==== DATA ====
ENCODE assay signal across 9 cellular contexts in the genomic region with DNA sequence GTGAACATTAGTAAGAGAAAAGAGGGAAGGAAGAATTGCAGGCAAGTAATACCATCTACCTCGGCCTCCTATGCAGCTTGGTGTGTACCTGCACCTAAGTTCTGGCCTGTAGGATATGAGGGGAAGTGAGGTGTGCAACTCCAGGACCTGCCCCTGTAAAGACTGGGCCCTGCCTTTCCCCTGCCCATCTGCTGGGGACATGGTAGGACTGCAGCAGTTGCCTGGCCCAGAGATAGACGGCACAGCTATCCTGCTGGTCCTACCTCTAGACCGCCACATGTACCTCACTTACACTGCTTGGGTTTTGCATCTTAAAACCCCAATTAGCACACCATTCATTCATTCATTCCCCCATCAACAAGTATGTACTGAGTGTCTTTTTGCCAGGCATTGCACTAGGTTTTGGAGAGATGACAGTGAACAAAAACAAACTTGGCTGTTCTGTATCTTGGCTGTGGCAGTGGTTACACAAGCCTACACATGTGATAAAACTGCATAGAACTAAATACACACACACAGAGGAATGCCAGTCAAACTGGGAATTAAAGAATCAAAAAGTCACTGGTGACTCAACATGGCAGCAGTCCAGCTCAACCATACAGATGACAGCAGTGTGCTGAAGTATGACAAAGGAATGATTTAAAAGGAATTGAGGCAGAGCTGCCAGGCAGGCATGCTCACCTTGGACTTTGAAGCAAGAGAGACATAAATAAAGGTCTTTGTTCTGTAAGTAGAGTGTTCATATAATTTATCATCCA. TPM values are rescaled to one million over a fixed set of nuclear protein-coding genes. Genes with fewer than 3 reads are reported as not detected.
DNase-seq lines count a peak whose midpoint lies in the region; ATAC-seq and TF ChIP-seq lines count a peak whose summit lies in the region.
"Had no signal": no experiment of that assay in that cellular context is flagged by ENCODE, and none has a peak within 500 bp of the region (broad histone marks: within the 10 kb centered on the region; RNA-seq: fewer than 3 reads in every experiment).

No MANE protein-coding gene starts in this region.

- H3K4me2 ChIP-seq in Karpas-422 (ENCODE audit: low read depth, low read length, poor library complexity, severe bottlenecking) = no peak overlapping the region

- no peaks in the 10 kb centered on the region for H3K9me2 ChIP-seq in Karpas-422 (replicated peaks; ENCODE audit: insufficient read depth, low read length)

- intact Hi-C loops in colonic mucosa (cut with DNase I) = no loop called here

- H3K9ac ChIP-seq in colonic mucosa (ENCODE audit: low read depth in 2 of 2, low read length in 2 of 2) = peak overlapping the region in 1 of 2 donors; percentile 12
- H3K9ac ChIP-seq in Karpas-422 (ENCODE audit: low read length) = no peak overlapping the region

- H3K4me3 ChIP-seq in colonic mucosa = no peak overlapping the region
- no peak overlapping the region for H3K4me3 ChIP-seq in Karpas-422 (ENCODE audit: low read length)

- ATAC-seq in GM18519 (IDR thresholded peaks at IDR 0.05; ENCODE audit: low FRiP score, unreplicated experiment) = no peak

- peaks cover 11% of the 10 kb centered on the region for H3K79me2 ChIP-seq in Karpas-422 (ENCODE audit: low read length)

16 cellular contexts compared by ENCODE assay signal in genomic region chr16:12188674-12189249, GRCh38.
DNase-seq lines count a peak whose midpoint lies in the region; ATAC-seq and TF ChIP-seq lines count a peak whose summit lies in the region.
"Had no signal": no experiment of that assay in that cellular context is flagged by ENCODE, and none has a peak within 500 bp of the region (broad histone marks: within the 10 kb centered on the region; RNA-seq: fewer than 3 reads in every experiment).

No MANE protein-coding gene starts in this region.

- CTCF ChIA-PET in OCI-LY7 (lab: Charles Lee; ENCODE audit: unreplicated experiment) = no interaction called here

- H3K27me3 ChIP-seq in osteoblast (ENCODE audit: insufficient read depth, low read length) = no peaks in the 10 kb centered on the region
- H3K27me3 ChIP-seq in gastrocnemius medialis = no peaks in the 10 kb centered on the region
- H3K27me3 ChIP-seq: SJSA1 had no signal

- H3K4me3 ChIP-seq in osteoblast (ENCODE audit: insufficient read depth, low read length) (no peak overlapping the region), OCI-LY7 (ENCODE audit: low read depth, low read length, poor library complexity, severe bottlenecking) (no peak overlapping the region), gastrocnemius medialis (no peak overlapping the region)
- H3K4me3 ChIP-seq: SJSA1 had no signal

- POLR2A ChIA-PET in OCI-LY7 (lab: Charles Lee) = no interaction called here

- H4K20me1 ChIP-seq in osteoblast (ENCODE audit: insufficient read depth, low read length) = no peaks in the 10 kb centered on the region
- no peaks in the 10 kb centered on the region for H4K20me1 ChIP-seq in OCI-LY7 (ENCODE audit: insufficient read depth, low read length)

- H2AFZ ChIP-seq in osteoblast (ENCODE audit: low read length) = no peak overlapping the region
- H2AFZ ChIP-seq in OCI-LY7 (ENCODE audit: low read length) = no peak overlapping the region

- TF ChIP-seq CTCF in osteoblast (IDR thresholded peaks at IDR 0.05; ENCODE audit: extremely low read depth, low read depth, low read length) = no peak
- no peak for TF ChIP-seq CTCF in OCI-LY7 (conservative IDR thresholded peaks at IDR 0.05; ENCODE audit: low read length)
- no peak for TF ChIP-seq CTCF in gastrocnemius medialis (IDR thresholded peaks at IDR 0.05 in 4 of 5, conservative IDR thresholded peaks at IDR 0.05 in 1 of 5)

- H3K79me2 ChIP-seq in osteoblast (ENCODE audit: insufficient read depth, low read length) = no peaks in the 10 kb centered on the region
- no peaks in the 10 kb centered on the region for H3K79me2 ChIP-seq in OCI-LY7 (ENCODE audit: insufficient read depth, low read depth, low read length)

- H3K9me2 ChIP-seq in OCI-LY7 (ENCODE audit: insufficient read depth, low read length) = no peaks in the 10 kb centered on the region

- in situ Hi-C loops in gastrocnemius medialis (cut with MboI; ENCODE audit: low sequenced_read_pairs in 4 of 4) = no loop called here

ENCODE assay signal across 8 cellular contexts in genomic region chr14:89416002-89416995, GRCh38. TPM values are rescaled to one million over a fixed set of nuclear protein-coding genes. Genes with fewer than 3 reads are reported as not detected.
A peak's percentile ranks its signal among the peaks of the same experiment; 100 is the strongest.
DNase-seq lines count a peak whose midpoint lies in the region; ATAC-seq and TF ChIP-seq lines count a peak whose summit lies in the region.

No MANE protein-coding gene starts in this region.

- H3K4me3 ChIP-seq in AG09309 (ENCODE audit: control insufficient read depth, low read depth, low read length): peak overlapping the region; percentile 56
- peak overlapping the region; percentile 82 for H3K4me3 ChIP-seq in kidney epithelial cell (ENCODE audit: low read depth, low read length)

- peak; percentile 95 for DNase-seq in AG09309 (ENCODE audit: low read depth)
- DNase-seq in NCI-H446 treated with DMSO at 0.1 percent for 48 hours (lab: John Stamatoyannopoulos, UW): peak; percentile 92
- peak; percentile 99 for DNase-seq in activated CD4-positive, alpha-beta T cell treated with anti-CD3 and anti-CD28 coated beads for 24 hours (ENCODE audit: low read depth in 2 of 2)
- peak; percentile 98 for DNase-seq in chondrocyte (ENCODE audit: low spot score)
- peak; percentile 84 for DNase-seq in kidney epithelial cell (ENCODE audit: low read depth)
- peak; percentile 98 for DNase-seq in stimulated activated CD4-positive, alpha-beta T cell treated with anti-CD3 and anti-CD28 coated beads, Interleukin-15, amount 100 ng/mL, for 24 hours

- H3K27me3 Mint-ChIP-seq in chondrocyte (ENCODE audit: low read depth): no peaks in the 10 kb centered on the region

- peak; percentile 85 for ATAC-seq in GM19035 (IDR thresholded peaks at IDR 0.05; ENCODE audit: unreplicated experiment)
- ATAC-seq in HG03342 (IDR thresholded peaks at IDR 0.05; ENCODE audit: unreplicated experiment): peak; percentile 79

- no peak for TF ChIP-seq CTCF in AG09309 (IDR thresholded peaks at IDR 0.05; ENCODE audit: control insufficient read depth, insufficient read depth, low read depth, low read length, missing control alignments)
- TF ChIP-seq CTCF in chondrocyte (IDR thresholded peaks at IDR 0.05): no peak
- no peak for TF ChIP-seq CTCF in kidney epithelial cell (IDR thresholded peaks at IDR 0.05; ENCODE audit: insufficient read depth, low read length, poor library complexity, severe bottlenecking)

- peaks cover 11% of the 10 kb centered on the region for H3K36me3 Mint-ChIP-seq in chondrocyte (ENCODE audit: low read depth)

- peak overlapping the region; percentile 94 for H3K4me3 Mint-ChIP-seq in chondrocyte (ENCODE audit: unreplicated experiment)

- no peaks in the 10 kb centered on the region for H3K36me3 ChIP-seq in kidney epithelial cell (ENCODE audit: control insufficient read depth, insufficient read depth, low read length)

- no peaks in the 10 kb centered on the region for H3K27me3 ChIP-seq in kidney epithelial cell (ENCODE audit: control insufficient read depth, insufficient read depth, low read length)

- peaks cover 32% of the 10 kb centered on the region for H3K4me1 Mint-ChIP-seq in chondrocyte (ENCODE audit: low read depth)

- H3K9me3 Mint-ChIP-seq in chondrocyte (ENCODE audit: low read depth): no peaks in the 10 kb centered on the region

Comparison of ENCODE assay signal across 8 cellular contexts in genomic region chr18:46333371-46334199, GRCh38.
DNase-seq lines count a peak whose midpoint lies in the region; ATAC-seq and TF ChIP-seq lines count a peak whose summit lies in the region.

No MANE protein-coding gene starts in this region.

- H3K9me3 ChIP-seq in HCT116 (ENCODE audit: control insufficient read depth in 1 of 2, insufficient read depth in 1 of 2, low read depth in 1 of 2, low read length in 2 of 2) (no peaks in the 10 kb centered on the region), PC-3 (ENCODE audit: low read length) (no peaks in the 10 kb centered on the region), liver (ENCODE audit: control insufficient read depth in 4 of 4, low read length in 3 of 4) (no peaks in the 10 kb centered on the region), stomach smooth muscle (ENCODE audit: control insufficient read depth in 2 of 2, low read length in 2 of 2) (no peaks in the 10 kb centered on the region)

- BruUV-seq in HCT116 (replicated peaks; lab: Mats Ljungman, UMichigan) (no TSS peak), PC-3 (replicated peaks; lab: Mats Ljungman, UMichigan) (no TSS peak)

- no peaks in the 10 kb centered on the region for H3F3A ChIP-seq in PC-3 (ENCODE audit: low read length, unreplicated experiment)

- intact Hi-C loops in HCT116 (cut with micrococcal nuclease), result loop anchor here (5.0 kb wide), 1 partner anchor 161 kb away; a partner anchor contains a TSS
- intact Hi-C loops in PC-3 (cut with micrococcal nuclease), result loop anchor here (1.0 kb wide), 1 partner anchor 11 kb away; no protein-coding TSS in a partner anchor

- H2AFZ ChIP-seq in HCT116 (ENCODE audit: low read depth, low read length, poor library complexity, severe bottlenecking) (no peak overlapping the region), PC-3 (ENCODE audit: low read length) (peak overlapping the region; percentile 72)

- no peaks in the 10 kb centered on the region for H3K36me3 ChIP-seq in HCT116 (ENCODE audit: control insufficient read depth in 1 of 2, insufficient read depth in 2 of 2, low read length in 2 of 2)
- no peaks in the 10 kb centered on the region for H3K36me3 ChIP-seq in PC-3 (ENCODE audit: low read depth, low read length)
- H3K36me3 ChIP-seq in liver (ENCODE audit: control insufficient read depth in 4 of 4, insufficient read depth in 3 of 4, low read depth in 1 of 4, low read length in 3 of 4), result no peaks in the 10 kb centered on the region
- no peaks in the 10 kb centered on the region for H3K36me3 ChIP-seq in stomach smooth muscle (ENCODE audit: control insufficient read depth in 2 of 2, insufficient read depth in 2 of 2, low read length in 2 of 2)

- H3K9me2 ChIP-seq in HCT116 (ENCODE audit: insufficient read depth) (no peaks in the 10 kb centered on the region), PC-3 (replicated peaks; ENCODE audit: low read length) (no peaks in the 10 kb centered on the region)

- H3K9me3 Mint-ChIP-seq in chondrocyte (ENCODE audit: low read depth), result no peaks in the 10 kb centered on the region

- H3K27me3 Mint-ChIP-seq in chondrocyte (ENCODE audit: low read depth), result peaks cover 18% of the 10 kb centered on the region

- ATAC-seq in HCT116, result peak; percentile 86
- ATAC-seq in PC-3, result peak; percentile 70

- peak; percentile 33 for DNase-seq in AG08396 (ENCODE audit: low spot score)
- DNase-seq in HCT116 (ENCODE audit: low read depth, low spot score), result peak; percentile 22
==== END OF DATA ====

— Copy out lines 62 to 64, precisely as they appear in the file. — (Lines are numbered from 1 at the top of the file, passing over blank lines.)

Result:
No MANE protein-coding gene starts in this region.

- H3K9me3 ChIP-seq in HCT116 (ENCODE audit: control insufficient read depth in 1 of 2, insufficient read depth in 1 of 2, low read depth in 1 of 2, low read length in 2 of 2) (no peaks in the 10 kb centered on the region), PC-3 (ENCODE audit: low read length) (no peaks in the 10 kb centered on the region), liver (ENCODE audit: control insufficient read depth in 4 of 4, low read length in 3 of 4) (no peaks in the 10 kb centered on the region), stomach smooth muscle (ENCODE audit: control insufficient read depth in 2 of 2, low read length in 2 of 2) (no peaks in the 10 kb centered on the region)

- BruUV-seq in HCT116 (replicated peaks; lab: Mats Ljungman, UMichigan) (no TSS peak), PC-3 (replicated peaks; lab: Mats Ljungman, UMichigan) (no TSS peak)